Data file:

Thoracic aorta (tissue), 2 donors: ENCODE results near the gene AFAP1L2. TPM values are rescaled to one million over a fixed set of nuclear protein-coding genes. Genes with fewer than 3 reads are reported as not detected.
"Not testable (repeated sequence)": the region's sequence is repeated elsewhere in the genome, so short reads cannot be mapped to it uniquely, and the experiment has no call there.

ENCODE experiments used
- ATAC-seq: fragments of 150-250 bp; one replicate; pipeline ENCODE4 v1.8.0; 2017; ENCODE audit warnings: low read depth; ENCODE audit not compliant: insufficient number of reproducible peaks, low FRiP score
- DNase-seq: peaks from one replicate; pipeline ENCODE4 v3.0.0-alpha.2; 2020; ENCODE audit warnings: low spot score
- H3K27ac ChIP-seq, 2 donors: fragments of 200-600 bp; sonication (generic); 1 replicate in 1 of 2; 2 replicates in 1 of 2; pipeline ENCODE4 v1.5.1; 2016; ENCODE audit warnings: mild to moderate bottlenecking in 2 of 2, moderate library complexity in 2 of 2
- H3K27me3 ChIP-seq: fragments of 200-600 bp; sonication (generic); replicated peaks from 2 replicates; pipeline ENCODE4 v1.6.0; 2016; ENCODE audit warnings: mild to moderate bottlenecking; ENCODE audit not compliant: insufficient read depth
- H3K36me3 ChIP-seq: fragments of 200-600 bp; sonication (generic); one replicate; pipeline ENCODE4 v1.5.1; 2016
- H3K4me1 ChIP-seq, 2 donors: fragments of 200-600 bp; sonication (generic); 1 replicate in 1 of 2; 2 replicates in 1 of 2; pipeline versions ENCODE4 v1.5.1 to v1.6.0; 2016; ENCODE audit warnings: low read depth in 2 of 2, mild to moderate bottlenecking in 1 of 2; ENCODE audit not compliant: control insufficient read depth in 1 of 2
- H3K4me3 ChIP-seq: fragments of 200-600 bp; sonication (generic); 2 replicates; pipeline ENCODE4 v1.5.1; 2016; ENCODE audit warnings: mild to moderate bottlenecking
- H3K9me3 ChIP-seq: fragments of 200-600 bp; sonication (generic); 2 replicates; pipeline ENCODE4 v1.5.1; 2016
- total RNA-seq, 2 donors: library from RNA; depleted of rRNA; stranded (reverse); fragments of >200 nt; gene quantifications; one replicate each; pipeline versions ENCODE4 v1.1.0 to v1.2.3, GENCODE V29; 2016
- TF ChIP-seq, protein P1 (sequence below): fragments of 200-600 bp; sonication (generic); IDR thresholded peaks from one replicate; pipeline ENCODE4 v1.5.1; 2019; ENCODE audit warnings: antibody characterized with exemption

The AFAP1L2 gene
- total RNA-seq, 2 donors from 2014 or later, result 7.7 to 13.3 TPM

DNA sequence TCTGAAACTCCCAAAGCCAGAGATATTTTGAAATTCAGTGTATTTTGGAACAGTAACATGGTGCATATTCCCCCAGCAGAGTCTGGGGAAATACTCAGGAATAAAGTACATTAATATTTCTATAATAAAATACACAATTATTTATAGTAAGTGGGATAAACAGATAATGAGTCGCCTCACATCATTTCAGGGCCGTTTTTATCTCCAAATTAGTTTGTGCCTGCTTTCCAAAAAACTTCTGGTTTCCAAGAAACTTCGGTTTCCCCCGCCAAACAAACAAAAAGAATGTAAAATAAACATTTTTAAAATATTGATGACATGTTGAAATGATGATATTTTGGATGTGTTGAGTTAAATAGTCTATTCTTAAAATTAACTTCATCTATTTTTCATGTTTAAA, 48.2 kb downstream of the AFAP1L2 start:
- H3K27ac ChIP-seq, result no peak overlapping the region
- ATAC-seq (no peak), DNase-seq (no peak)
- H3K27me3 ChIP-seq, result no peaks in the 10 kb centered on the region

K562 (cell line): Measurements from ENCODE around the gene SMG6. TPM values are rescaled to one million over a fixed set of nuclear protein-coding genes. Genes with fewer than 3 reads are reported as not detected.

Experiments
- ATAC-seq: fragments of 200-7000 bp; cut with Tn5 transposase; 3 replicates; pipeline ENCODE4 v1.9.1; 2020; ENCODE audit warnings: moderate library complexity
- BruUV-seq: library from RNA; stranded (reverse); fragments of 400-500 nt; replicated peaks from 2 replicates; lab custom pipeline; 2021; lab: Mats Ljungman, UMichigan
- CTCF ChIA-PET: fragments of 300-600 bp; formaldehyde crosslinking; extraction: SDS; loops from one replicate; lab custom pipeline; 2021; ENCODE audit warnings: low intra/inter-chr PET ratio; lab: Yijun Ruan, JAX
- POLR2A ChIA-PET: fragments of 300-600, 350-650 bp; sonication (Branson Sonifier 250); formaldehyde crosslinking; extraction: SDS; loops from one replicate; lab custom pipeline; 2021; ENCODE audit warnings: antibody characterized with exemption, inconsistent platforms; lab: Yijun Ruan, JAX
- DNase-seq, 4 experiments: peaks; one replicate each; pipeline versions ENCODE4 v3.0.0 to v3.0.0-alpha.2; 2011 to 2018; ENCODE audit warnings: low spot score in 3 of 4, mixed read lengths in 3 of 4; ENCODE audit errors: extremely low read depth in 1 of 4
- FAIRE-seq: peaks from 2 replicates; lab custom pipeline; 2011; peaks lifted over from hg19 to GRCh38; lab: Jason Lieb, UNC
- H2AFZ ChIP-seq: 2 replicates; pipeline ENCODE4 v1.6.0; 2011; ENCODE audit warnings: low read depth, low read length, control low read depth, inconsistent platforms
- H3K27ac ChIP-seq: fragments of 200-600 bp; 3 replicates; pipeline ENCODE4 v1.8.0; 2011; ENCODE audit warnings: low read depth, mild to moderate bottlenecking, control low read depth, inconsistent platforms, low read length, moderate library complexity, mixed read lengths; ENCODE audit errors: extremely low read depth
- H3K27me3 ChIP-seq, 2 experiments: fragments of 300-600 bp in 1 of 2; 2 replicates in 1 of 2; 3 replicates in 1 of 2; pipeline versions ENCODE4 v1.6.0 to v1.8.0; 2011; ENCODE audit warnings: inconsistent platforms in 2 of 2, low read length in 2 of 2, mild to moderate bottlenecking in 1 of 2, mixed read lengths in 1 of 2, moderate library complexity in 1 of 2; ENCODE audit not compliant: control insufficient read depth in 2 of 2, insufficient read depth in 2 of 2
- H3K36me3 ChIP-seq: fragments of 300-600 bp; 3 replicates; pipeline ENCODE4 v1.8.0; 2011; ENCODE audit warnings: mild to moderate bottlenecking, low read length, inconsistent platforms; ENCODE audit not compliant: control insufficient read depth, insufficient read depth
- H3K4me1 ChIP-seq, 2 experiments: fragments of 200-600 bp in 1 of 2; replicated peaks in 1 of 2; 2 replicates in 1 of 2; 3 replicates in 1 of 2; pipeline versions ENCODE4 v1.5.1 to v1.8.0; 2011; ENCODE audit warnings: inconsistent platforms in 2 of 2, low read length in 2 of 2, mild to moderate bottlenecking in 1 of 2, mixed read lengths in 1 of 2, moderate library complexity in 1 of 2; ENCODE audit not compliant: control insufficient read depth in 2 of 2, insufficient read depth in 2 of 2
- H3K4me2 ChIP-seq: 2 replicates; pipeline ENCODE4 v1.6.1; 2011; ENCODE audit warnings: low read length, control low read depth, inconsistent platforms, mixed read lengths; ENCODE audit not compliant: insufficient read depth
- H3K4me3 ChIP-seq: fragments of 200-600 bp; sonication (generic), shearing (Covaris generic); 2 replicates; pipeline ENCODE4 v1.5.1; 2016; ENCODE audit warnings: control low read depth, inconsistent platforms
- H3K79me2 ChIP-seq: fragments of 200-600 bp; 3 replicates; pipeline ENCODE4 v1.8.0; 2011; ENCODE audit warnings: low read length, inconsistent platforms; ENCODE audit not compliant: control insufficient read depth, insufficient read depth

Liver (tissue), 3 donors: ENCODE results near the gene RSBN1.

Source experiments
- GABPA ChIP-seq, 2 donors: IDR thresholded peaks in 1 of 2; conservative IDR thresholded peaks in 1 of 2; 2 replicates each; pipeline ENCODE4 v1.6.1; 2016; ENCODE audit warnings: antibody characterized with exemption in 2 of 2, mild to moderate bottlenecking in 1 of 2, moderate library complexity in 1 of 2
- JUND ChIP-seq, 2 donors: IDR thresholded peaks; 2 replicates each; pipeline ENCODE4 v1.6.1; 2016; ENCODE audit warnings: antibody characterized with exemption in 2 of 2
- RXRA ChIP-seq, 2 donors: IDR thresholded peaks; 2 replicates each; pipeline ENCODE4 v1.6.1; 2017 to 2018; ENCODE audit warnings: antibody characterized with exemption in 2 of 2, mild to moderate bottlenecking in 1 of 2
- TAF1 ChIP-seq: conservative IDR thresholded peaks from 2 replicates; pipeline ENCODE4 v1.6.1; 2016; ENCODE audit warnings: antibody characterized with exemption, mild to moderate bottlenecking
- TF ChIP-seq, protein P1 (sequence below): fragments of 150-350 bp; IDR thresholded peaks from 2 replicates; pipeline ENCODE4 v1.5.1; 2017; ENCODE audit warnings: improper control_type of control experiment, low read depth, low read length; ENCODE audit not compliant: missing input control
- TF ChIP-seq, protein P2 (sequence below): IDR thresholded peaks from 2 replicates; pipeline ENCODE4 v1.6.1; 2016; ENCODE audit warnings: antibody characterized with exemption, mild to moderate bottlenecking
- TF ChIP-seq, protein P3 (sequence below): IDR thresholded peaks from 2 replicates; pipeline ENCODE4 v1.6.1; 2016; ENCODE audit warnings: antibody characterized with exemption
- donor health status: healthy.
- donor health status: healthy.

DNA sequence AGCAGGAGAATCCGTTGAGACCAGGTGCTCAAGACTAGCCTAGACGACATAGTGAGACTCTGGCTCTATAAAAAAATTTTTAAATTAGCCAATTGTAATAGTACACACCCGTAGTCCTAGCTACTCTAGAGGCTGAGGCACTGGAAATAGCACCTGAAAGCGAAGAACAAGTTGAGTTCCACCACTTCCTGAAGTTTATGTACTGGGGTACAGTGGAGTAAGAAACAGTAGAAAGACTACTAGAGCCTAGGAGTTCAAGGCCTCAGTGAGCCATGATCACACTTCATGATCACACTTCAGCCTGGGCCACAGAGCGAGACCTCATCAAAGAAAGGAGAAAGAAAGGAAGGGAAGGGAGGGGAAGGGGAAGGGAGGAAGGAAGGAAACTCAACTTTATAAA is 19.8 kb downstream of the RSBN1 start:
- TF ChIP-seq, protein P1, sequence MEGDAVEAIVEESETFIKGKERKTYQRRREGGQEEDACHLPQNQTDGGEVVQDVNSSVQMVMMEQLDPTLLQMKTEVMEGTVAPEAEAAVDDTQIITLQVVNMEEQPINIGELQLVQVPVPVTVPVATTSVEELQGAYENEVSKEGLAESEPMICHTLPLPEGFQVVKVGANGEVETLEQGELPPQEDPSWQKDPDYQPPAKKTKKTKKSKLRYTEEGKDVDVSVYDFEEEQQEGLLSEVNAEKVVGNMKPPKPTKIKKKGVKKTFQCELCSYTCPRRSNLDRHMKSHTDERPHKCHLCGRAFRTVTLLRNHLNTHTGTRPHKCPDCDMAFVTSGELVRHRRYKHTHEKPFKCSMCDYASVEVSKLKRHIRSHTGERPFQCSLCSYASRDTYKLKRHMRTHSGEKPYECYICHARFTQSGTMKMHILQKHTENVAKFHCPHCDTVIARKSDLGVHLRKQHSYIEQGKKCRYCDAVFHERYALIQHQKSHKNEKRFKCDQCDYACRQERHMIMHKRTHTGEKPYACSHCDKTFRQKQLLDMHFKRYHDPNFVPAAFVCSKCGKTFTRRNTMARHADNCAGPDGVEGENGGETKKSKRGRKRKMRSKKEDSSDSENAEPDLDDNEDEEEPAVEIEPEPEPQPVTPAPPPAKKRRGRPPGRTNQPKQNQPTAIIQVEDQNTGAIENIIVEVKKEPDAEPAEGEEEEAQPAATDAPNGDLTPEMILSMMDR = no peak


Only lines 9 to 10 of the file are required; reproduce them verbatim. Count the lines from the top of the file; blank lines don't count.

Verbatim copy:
- H3K4me1 ChIP-seq, 2 donors: fragments of 200-600 bp; sonication (generic); 1 replicate in 1 of 2; 2 replicates in 1 of 2; pipeline versions ENCODE4 v1.5.1 to v1.6.0; 2016; ENCODE audit warnings: low read depth in 2 of 2, mild to moderate bottlenecking in 1 of 2; ENCODE audit not compliant: control insufficient read depth in 1 of 2
- H3K4me3 ChIP-seq: fragments of 200-600 bp; sonication (generic); 2 replicates; pipeline ENCODE4 v1.5.1; 2016; ENCODE audit warnings: mild to moderate bottlenecking